Democrats in the Lone Star State keep lying to themselves that the state is going to flip
For about two hours early in the evening on election night, if you listened very closely, you could hear the whoops and yee-haws! of Texas Democrats carried with the cool November air.
As CNN, the New York Times, and other news outlets followed the presidential race, Texas was briefly in play and the dream that state Dems had flipped the state blue seemed to finally, finally, be happening.
But then reality happened. It always happens. Texas hasn’t given its 38 electoral votes to the Democratic presidential candidate since Jimmy fucking Carter in 1976. And once again, the losing of Texas reads as the inevitable outcome, even in the nightmare roulette wheel that is 2020.
Down ballot, the news was even worse for state Democrats. Mary “MJ” Hegar, a former Air Force pilot, lost soundly to incumbent John Cornyn for U.S. Senate, conceding before 9 p.m. right around the time the yee-haws were turning into mournful oh noooooos.
Wendy Davis, who gained national fame for a 2013 filibuster in the Texas House of Representatives, fared the same, losing the District 21 U.S. House seat occupied by Chip Roy, a Republican who previously worked as a staffer for Cornyn, Ted Cruz, and Rick Perry.
One very small victory Democrats could claim on Tuesday night was that Williamson County, a famously conservative area just north of Austin, went blue, voting Joe Biden and electing in a Democratic sheriff. That felt a little different.
But as of Wednesday morning, Republicans were winning 18 of the 24 U.S. House seats up for election. Texas Democrats lost the railroad commissioner race. They lost four of the six seats in the state Board of Education. They lost all four Texas Supreme Court elections to Republicans, as well as the three Texas Court of Criminal Appeals races. The Texas House? Unflipped.
By any measure (even if some of the late counts change a few of the results), this was an old-fashioned, steel-tipped-boot ass-kicking, a bloody thrashing the size of a medium-rare Tomahawk steak.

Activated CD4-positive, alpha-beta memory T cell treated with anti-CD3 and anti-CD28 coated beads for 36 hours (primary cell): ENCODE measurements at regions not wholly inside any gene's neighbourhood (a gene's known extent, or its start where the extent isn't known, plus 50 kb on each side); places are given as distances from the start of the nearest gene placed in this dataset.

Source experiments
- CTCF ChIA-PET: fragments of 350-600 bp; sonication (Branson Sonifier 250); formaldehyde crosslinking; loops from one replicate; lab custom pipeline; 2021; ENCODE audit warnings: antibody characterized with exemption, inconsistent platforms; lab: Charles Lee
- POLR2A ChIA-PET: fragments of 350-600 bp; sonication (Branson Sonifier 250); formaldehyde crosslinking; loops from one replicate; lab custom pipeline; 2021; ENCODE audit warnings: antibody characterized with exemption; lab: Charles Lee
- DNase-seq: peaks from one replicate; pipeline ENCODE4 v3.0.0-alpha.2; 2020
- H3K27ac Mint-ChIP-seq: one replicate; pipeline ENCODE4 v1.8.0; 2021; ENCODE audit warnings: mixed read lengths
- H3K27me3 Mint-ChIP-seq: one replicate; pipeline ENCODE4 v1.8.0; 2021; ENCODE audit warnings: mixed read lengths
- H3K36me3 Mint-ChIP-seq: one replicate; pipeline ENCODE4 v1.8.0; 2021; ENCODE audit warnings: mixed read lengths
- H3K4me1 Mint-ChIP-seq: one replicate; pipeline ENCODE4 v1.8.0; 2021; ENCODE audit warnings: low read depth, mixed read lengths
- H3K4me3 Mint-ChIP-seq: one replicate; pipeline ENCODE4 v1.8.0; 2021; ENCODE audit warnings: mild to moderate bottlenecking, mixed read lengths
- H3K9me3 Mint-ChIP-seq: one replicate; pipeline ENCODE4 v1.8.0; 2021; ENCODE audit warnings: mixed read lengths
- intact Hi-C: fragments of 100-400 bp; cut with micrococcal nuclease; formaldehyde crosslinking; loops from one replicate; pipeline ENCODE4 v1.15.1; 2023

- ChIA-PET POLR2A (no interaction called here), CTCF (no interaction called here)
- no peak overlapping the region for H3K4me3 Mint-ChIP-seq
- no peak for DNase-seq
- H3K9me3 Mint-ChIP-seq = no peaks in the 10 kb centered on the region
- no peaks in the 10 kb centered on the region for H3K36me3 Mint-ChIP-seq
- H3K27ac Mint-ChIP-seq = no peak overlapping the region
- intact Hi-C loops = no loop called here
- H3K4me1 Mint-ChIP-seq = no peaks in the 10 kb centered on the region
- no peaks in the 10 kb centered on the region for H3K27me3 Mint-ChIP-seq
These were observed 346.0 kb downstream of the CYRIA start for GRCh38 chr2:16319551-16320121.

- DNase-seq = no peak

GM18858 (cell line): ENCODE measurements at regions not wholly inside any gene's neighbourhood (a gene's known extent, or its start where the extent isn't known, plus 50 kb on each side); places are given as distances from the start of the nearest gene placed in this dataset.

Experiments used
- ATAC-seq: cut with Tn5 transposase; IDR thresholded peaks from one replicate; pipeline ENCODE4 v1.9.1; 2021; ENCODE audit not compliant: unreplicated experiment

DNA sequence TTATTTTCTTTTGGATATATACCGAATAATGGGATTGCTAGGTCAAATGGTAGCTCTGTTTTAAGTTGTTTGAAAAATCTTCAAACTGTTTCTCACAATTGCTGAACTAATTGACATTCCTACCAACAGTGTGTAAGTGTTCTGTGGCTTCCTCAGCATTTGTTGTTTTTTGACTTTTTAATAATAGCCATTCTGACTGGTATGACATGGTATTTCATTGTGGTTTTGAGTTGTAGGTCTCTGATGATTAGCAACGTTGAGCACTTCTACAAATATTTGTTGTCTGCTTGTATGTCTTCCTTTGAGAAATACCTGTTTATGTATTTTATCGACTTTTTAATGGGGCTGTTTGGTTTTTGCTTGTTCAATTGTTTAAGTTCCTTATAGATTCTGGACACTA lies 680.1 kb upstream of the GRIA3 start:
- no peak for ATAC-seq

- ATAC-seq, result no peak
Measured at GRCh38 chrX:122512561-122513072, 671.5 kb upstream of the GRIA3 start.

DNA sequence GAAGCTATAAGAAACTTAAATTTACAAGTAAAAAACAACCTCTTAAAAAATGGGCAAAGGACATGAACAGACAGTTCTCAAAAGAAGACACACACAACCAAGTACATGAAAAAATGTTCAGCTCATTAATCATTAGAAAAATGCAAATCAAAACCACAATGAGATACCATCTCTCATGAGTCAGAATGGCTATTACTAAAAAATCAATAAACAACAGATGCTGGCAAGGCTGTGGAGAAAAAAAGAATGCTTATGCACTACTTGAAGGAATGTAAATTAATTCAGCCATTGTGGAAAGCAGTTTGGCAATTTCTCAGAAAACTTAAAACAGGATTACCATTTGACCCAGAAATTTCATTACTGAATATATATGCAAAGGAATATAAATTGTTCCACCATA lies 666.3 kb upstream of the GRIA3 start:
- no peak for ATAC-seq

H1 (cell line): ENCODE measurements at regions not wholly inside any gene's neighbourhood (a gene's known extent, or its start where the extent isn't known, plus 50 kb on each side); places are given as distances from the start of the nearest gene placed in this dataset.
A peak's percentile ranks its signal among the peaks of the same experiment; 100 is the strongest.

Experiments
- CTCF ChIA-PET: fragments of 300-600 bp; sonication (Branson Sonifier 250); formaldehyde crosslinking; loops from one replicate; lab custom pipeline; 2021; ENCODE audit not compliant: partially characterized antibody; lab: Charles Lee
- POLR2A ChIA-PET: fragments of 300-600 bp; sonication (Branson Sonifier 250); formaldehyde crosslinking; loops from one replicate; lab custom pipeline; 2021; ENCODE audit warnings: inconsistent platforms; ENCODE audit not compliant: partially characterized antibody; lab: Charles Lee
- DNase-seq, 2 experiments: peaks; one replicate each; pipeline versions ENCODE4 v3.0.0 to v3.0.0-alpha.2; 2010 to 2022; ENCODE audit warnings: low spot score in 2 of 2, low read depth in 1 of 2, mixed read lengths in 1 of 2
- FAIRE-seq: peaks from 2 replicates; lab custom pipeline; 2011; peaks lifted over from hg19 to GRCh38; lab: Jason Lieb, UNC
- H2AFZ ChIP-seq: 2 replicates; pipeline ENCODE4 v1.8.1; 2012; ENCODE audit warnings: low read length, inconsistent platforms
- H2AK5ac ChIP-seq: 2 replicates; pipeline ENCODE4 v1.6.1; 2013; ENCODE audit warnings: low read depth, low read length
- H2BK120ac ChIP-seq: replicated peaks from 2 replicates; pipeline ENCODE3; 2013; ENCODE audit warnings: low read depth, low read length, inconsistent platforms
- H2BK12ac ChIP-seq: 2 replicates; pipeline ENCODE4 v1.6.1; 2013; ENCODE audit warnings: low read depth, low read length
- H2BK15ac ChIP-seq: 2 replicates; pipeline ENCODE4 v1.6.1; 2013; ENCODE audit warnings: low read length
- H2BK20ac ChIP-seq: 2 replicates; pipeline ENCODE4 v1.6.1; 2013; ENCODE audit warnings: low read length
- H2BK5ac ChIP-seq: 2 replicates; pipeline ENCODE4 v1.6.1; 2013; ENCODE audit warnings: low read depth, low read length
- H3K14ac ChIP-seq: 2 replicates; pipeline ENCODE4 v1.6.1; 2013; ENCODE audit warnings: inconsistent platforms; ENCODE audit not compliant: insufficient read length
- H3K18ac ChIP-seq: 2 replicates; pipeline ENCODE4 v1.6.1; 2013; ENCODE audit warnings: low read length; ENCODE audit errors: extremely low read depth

It’s a tough swallow for Texas Democrats who’ve been spoon-fed so much hype and hope this year.
There’s nothing wrong with optimism and hard work, of course, nothing that says the hope that springs eternal for a blue (or even purple) Texas shouldn’t be pursued by Democrats. And political writers certainly love writing underdog narratives.
Five days ago, it still seemed possible to some that anti-Trump sentiment and record early voting turnout could make 2020 different from every other Texas election cycle in 44 years. Even a day or two before the election, expectations that mail-in ballots would survive suppression efforts and make a huge impact were still high. News outlets such as the Dallas Morning News wrote pieces exploring the impact that flipping U.S. House seats in Texas would have on the state’s congressional clout. That article now reads like speculative fiction from the 1960s.
There also seems to be a fundamental lack of understanding about Latinos who are Trump supporters.
Writing for the Washington Post, James Henson, director of the Texas Politics Project at the University of Texas, Austin, claimed that even if Biden lost the presidential election, Texas would be viewed as a battleground state for years to come. In order to fend off further gains from Texas Democrats, he argued, state and national Republicans must reckon with an increasingly diverse electorate. “They will eventually need to expand their appeal beyond a base of older, white, and rural voters — all declining demographics in Texas,” Henson wrote.
That’s a very logical sentiment, one that Democrats have been trotting out unsuccessfully every two years. Latinos will fix this, they suggest. Young people will fix this. All those Californians moving to Texas cities will vote Democrat. This is the year. This is the change.
Turns out: Not so much.